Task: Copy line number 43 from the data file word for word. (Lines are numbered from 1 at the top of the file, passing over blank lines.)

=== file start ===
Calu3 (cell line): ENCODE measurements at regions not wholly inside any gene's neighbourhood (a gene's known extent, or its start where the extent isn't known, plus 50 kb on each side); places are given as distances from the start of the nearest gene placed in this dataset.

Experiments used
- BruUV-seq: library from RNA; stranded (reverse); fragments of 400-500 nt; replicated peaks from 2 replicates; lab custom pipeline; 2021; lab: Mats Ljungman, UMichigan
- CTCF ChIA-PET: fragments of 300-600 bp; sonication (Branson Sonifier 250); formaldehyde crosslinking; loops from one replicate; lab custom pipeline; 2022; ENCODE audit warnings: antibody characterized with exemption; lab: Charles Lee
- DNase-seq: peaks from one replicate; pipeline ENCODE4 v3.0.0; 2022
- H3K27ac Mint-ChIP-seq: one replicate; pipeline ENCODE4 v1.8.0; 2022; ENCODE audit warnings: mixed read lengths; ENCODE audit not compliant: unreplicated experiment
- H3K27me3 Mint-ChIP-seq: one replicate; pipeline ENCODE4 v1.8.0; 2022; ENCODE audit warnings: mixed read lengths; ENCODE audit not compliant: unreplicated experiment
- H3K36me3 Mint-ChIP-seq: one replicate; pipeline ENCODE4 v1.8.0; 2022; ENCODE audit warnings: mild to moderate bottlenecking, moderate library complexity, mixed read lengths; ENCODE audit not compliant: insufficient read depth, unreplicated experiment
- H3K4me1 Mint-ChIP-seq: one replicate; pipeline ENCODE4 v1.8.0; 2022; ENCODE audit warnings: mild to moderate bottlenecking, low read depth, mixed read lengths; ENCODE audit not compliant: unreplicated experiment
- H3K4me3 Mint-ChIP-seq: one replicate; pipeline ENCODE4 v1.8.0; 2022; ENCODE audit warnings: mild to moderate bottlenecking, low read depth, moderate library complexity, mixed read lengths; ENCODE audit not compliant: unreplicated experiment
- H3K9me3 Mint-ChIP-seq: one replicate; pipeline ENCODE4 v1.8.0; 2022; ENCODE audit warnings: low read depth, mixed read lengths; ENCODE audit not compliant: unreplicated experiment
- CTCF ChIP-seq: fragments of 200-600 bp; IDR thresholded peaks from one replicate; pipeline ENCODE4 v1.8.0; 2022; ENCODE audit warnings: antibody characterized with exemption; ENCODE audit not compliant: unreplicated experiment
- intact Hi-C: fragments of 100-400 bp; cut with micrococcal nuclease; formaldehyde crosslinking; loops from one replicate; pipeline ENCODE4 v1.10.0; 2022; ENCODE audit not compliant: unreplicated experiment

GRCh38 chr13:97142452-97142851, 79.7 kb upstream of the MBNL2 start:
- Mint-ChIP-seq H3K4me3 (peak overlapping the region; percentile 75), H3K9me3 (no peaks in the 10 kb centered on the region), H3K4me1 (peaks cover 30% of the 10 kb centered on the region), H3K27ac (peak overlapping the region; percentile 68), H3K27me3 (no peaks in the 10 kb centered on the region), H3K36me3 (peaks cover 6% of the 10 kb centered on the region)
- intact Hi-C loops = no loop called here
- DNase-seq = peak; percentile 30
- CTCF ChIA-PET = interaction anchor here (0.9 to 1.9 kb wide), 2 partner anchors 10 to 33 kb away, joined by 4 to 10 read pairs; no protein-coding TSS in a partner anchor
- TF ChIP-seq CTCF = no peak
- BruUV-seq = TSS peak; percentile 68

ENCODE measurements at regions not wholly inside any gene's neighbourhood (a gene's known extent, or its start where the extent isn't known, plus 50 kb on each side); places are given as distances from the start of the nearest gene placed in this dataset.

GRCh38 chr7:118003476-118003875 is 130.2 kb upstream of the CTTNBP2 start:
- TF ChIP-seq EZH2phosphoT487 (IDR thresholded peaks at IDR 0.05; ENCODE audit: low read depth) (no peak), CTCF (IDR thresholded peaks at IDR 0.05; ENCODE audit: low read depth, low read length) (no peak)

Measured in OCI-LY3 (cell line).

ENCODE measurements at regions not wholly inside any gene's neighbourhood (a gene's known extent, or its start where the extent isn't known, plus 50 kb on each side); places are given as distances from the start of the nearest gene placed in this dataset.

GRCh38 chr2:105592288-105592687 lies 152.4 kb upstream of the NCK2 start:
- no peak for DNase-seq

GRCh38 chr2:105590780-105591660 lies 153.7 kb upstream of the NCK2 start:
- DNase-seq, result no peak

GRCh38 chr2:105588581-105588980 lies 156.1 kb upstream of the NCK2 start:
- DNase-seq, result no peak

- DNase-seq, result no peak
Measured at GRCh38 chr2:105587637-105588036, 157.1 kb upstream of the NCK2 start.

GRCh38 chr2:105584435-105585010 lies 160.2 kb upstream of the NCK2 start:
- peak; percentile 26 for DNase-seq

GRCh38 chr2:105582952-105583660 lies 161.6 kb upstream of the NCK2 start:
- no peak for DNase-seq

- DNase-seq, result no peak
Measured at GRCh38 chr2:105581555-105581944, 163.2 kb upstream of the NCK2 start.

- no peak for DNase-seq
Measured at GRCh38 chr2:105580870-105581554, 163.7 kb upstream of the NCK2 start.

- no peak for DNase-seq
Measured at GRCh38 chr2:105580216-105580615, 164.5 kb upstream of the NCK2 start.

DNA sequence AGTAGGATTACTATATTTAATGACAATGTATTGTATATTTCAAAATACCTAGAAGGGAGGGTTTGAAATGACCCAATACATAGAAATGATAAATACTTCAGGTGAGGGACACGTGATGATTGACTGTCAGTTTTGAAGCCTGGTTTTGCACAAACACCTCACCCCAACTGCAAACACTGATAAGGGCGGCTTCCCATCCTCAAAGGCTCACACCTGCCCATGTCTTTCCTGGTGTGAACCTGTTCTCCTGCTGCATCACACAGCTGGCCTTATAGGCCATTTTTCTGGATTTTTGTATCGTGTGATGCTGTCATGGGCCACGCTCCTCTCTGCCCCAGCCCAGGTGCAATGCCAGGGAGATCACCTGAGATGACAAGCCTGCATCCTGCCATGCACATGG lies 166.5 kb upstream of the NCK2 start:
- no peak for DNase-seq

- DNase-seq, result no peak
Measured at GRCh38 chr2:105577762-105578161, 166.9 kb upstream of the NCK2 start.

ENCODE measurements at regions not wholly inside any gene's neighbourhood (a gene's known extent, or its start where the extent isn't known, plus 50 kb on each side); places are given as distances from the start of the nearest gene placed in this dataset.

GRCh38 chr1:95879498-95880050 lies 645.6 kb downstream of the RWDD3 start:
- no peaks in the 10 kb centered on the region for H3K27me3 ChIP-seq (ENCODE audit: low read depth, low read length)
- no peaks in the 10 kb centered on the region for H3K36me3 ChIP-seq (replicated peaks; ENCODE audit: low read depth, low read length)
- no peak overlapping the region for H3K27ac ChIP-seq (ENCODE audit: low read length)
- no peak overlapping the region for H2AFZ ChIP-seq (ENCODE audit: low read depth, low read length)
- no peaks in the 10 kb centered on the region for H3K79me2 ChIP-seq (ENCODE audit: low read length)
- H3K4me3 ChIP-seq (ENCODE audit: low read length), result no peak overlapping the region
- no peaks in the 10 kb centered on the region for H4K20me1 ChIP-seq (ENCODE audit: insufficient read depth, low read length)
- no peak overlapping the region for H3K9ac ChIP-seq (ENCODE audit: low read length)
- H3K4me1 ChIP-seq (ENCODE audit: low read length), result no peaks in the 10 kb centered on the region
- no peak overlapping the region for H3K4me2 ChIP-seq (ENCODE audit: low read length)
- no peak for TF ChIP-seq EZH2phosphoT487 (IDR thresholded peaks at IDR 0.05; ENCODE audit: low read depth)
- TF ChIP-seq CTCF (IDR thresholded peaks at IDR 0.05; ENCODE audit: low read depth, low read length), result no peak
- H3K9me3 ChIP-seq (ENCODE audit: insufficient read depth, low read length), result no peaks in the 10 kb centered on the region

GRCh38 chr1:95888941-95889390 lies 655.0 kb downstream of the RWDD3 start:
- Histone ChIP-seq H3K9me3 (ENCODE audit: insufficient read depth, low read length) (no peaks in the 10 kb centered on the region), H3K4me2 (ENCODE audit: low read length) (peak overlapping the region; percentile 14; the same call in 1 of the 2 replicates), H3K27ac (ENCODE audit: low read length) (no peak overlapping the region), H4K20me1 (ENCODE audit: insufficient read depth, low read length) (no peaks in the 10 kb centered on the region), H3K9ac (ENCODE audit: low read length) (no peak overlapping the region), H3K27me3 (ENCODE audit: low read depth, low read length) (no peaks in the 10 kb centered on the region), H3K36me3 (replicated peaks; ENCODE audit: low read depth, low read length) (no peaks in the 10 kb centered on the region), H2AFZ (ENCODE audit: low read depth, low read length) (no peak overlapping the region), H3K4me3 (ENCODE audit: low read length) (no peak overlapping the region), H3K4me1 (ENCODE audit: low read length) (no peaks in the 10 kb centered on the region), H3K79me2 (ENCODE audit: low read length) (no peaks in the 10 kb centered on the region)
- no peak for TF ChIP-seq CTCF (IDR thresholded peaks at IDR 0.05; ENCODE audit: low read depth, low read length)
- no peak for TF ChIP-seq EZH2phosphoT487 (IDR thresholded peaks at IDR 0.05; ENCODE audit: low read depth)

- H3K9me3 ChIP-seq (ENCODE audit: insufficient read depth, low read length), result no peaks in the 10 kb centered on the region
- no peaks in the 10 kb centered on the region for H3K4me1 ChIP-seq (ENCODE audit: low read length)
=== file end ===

Measured at GRCh38 chr2:105580216-105580615, 164.5 kb upstream of the NCK2 start.